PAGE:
Helicopter operators face tough battle from neighbors

Aviation International News » March 2007
March 8, 2007, 5:32 AM

The classic clash between operators and their neighbors is a relative constant in helicopter circles. As cities such as Las Vegas experience surges in population growth and tourism activity, the comfort zone between people on the ground and aircraft in the sky gets squeezed to uncomfortable margins.

“We have had tremendous growth in helicopter air tours originating out of McCarran Airport to the Grand Canyon,” said Jeffrey Jacquart, airport project administrator for the Clark County (Nevada) Department of Aviation, which operates McCarran International Airport in Las Vegas. Most of the helicopter tour flights pass directly over one of the oldest and most densely populated residential neighborhoods in the city, he said, and residents have become increasingly intolerant of the resultant noise levels in recent years.

According to the Center for Business and Economic Research at the University of Nevada-Las Vegas, more than 40 million people are expected to visit Las Vegas this year, and that number is expected to grow by 2 percent per year. The population of Clark County exceeded 1.9 million last year and is forecast to grow some 4 percent per year over the next few years.

“We have found that about 100,000 residents live within one-third of a mile of these main helicopter corridors just within the Las Vegas valley, so it’s a pretty significant impact,” Jacquart said.

To handle the city’s growing traffic volume, the county is planning to build a second airline airport about 30 miles south of McCarran, off Interstate 15 in the Ivanpah Valley. That facility is scheduled to open in 10 years. The county is also building a heliport about halfway between McCarran and Ivanpah, also off I-15 just south of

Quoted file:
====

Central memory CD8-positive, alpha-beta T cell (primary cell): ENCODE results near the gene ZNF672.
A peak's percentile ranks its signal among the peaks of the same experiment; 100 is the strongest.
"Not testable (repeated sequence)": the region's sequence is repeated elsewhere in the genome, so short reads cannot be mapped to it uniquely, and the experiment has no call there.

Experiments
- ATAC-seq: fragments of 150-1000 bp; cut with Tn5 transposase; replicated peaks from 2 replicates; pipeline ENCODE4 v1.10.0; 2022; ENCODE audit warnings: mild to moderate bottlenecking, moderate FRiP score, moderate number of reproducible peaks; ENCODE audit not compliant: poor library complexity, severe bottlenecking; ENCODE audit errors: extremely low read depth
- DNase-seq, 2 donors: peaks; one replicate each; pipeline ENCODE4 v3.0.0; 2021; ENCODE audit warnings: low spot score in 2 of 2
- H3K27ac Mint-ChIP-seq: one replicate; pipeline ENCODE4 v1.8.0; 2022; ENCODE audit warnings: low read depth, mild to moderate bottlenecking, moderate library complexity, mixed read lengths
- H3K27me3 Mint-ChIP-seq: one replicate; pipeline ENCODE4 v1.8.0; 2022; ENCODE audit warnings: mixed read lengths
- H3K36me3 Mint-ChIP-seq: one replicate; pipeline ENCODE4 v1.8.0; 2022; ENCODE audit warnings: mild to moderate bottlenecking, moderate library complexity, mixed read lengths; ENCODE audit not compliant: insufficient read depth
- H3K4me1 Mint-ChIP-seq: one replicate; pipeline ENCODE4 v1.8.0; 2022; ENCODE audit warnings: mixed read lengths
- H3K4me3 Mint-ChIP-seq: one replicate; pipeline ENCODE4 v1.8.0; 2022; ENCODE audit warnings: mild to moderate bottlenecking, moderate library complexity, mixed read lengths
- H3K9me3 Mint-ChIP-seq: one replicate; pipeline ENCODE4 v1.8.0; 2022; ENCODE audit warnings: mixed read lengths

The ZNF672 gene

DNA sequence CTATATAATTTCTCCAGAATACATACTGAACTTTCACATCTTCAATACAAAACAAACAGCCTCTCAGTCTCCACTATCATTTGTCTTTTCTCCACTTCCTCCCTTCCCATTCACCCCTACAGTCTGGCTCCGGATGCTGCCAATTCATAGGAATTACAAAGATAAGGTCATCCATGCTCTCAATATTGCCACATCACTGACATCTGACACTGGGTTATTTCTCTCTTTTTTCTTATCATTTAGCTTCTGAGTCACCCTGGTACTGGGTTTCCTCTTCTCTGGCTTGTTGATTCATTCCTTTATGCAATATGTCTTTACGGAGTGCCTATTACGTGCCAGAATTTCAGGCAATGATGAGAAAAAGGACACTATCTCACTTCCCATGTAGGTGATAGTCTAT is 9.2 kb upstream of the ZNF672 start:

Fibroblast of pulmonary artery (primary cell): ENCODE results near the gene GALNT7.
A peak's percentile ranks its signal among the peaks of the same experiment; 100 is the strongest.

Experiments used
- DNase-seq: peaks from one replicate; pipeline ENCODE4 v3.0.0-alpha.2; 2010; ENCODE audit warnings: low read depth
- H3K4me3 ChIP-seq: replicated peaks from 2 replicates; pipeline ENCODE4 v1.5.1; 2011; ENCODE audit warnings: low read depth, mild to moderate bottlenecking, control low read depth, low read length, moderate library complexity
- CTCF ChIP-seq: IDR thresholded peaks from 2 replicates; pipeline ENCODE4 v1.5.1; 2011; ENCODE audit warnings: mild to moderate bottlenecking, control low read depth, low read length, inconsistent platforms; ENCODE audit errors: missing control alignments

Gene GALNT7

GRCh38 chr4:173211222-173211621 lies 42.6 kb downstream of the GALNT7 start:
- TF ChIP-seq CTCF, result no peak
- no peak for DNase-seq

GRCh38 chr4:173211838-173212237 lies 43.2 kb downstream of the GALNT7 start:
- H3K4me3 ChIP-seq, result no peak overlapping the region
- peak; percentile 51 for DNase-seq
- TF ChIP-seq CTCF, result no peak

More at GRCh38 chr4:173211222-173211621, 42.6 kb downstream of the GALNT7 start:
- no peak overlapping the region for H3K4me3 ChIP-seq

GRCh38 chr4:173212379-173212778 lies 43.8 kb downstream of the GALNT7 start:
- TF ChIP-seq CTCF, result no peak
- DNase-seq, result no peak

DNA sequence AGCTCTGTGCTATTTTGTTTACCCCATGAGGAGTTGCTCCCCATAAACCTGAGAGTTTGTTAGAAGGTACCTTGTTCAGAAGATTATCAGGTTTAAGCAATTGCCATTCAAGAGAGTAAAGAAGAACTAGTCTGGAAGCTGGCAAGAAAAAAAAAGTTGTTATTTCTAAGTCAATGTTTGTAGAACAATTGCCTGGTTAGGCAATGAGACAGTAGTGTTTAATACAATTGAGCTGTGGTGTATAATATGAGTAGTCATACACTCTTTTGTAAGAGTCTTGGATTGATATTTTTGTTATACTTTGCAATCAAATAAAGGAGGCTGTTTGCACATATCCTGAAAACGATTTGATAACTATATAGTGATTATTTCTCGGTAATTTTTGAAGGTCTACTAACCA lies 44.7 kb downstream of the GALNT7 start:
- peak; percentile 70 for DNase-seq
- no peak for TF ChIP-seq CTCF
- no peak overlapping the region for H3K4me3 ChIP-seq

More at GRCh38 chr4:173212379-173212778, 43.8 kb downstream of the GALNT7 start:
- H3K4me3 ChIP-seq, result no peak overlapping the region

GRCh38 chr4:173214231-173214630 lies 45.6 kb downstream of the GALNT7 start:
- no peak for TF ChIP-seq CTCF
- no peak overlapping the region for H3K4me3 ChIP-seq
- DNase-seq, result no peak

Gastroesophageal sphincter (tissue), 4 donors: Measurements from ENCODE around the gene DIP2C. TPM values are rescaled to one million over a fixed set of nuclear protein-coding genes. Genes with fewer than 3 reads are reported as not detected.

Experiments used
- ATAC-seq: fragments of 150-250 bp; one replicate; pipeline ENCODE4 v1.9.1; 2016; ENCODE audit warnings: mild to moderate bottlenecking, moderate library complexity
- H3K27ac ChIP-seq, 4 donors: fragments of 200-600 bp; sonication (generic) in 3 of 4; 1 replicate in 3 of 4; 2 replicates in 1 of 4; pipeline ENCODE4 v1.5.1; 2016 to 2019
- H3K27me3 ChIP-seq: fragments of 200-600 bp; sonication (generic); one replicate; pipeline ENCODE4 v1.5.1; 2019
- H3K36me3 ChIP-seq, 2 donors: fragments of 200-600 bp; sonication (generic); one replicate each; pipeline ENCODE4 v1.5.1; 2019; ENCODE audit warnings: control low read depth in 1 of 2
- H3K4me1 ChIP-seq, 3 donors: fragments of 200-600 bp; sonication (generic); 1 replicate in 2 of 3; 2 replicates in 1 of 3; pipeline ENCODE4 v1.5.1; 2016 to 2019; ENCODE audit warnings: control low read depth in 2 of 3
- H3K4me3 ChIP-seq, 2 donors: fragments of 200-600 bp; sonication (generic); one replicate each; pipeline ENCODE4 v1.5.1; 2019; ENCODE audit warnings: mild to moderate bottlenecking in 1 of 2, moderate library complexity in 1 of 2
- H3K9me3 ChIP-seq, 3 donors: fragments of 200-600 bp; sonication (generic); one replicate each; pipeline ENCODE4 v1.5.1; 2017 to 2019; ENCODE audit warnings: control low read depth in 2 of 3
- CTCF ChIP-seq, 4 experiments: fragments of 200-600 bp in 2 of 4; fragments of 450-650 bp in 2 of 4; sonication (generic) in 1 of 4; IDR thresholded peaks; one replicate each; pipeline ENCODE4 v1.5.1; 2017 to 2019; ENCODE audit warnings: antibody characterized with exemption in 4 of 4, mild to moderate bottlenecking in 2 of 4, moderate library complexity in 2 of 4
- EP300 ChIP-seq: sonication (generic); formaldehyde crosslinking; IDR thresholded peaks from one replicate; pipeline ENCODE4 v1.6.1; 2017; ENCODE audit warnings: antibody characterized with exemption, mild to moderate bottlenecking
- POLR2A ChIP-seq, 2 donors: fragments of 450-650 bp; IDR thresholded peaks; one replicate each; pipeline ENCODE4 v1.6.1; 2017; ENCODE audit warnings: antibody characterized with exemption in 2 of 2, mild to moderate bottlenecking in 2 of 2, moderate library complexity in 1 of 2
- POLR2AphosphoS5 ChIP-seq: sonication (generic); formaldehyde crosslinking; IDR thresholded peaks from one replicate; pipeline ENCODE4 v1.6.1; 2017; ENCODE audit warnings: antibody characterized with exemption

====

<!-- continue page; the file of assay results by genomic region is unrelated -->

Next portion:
the town of Sloan. The new $100 million heliport is expected to open by 2010 with 80 helipads and an underground fuel dispensing system.

The goal is to move most of the helicopter tour traffic away from the city. A preliminary site plan has been developed and environmental studies are under way.
“We’ve gotten support from the majority of the operators,” Jacquart said. Three operators–Maverick Helicopters, Papillon and Sundance Helicopters–that run air tours out of McCarran were involved in the site-selection process, Jacquart said, but none has committed to the move just yet.

Jacquart estimates it will take about 18 minutes to drive to the Sloan heliport from the center of the Las Vegas strip, compared to the eight- to 12-minute drive to McCarran Airport. “It’s not as much of an increase in travel time as you would think,” he said, adding that operators will benefit from the new facility because it will be located outside the Las Vegas Class B airspace, eliminating much of the air traffic coordination with Las Vegas tower controllers.

Medevac Operator Plans Move
On the other side of the country, residents of the city of Pottsville, Penn., are complaining about the possible relocation of Lehigh Valley Hospital’s medevac helicopter to a private heliport within the city limits. The hospital’s Eurocopter EC 135 is currently based at Schuylkill County Airport (ZER), about 10 miles west of Pottsville.

A hospital spokesman told AIN that since the helicopter first began operating out of ZER last June, it has made about 190 flights and he expects that same service level to continue at the new location. The hospital contends that basing the helicopter closer to the city will allow Lehigh Valley’s trauma center to provide faster response times for patients.

The hospital wants to relocate the service to the Mazzuca Heliport, one of four privately owned heliports in Pottsville. Pottsville mayor John Reiley told AIN, “Some of the neighbors are upset with the helicopter landing on a fairly regular basis.”
The Pottsville city council is deferring taking a stand on the issue until the city planning commission reviews the proposal.

The city’s medical transport helicopters currently land on a high-school athletic field near the hospital. Reiley said it is difficult to detect an approaching helicopter at that site. “If I hadn’t had the windows open I wouldn’t have heard it come down.”

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